20 Aug How Can EDs Reduce Visits for Non-Urgent Conditions?
At least 30% of emergency room visits in the US are considered non-urgent, according to one compilation of research published in the National Institutes of Health.
The problem is these unnecessary emergency room visits steal resources away from patients who are in life threatening predicaments and drive healthcare costs up -- for patients and EM departments -- even further.
If emergency departments are able to reduce their number of non-urgent emergency room visits, there’s an estimated cost savings of $4.4 billion per year.
Before you learn how to make that a reality, it’s important to first understand:
Why Are Non-Urgent Emergency Room Visits on the Rise?
As we discussed in this article, many people use emergency departments as their go-to place for healthcare.
Instead of visiting a primary care physician to obtain a referral and then see a specialist, patients simply visit the ED at their closest hospital and receive specialized testing by an expert in the field within a few minutes.
Patients also don’t have to wait several weeks for results to come in when they follow this route. Instead, they have a better idea of what’s ailing them within a few hours, at most.
That same body of research we mentioned earlier also discovered that the following groups are more likely to have non-urgent visits:
- Younger adults as compared to older ones
- Low income patients
These individuals end up with unnecessary testing, and sometimes unnecessary treatment, at a much higher cost than they would incur had they visited their primary care physician.
As a result, healthcare spending continues to rise, for both insurers and insured patients.
To prevent this from spiraling even further, healthcare facilities and emergency departments, especially those part of an independent physicians group, must begin adopting the following practices.
3 Strategies to Reduce Unnecessary Emergency Room Visits
When used alone or combined together, these three tactics will help you decrease costs for both your facility and your patients.
But the first step to lowering the number of non-urgent emergency room visits starts with getting patients up to speed on what’s considered a true emergency requiring an ER visit and what’s not.
More Patient Education is Needed
Most patients understand when to visit the ER, such as for a broken bone or a severe cut, but they’re less clear when it comes to non-urgent conditions, or those that won’t turn life-threatening if left untreated for several hours.
Because of this, it’s essential insurers, healthcare agencies, and even triage nurses in the ER continue to increase patient education about when patients should visit the ER visit versus waiting for a doctor’s appointment.
While it can be tempting for patients to get all their testing out of the way within a day or so, it’s going to cost them, which is also the next strategy to employ here.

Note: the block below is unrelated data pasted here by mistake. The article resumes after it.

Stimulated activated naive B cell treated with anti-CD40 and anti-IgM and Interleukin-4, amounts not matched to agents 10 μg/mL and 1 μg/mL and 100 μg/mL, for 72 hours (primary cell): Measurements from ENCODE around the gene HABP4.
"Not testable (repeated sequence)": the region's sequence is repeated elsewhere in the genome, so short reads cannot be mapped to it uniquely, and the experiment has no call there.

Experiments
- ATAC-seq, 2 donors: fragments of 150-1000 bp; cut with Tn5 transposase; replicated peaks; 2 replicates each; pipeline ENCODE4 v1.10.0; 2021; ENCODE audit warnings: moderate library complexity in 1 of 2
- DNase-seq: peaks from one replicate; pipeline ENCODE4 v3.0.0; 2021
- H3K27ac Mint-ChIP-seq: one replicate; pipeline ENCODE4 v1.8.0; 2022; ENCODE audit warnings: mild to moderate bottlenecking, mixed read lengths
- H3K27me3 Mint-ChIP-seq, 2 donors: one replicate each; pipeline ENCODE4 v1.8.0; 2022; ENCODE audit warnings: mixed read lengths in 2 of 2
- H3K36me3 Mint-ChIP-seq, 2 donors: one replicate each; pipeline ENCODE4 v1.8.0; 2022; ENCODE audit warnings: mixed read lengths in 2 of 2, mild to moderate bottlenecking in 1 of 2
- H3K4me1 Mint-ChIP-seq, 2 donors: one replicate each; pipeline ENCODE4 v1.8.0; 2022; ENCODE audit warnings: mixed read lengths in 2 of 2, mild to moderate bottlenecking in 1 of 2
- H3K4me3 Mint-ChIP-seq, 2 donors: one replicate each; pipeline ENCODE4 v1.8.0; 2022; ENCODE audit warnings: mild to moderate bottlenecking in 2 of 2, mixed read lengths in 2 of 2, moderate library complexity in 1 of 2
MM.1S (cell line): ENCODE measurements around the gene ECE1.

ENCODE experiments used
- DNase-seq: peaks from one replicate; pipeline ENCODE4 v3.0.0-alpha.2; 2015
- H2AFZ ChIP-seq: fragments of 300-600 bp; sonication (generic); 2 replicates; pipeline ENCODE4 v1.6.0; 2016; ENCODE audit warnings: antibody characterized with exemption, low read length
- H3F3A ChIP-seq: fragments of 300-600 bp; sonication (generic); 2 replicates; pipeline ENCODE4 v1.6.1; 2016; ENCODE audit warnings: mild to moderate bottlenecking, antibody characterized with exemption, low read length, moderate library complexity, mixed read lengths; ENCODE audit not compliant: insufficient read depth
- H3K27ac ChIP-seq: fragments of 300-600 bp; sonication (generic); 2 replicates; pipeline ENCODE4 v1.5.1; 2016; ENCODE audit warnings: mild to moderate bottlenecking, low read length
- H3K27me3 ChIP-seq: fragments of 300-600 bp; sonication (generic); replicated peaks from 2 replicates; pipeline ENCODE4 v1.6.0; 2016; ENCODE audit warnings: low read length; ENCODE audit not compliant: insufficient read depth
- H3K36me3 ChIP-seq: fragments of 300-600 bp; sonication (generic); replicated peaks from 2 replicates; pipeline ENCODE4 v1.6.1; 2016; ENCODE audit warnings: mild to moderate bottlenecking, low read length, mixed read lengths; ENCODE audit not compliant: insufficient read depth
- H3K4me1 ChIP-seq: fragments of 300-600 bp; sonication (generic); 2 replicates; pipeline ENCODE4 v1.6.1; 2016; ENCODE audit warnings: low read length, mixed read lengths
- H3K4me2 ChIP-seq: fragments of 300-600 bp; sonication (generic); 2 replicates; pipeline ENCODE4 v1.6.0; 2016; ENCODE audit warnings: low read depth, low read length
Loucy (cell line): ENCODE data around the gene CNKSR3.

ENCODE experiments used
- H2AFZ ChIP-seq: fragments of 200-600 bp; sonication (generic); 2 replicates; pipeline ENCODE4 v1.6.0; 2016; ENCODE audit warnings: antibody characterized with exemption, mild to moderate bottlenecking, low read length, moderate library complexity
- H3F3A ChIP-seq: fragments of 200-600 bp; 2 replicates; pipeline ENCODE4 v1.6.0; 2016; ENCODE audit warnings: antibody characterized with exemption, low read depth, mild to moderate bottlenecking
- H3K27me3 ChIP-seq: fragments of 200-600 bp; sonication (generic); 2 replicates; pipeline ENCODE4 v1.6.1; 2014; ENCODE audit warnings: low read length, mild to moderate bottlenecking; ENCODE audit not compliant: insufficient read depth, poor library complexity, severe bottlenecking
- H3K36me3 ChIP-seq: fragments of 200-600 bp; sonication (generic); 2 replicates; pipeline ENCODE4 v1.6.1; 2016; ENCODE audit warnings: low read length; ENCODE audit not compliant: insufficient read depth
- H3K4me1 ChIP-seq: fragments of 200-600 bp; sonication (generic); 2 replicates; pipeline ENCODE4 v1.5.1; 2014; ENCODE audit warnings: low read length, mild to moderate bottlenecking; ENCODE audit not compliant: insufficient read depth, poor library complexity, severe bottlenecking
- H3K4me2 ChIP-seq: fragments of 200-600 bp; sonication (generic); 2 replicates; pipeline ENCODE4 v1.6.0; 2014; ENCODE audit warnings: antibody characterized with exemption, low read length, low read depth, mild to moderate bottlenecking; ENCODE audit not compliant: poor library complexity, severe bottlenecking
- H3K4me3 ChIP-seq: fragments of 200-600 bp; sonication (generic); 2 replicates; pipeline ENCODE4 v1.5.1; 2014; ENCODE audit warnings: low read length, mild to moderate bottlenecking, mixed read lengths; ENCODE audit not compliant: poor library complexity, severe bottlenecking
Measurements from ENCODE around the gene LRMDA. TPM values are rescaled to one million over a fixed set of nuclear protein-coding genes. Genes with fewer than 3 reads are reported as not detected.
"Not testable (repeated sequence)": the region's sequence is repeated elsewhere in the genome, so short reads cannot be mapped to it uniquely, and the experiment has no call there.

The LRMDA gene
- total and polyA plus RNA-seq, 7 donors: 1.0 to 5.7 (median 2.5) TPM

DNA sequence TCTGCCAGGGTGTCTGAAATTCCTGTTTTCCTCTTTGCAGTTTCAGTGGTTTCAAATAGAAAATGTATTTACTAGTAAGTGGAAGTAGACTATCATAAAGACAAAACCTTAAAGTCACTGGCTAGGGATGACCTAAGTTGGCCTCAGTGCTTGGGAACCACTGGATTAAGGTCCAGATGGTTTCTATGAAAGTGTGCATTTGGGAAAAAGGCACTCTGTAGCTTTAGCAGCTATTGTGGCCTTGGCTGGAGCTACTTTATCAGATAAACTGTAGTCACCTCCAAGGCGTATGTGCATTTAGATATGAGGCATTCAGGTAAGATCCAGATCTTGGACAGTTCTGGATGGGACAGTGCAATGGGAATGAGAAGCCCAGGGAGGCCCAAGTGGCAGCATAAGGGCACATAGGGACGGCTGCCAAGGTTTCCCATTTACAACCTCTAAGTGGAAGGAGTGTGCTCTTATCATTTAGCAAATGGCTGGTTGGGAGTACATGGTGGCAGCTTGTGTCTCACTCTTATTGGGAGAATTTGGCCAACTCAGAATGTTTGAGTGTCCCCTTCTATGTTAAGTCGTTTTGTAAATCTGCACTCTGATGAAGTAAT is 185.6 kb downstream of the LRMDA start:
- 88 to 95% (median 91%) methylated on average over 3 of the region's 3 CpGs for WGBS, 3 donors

Telephone triage nursing and telemedicine both implement similar protocols.
The process is simple: nurses can assess patients before admitting them to see if they should remain in the ER.
And in cases where nurses are unsure, telemedicine can fill in by allowing a doctor to “see” patients without having to physically be there in-person.
This offers an extra layer of protection to help determine if patients need an ER visit or not.
Patients can also receive treatment advice on the spot and be discharged from that same initial assessment room, freeing up space for patients with more serious matters.
Your team can still treat patients with minor emergencies without giving up crucial ED space when they employ this next tactic.
Offer a Non-Emergent Fast Track Option
As we talked about in this article, non-emergent fast tracks can help your team separate patients who require an ER doctor from those who can be treated by a physician’s assistant or nurse practitioner.
This frees up your independent ER physicians so they can work on patients who require their expert level of skill. It also helps cut costs, while still driving revenue, since their time is not being spent on non-urgent conditions.
Non-emergent fast tracks can help your team separate patients who require an ER doctor
Emergency Departments Can Help
Reduce Unnecessary ER Visits
To capture a portion of the cost savings mentioned earlier in this guide, independent physician groups need to take their own proactive approach instead of waiting for other healthcare institutions to step up to the plate.
By properly weeding out patients and sending others on fast-track paths, your emergency department can improve its operational efficiency, provide better patient care, and utilize ER physicians in places where they’re really needed most.
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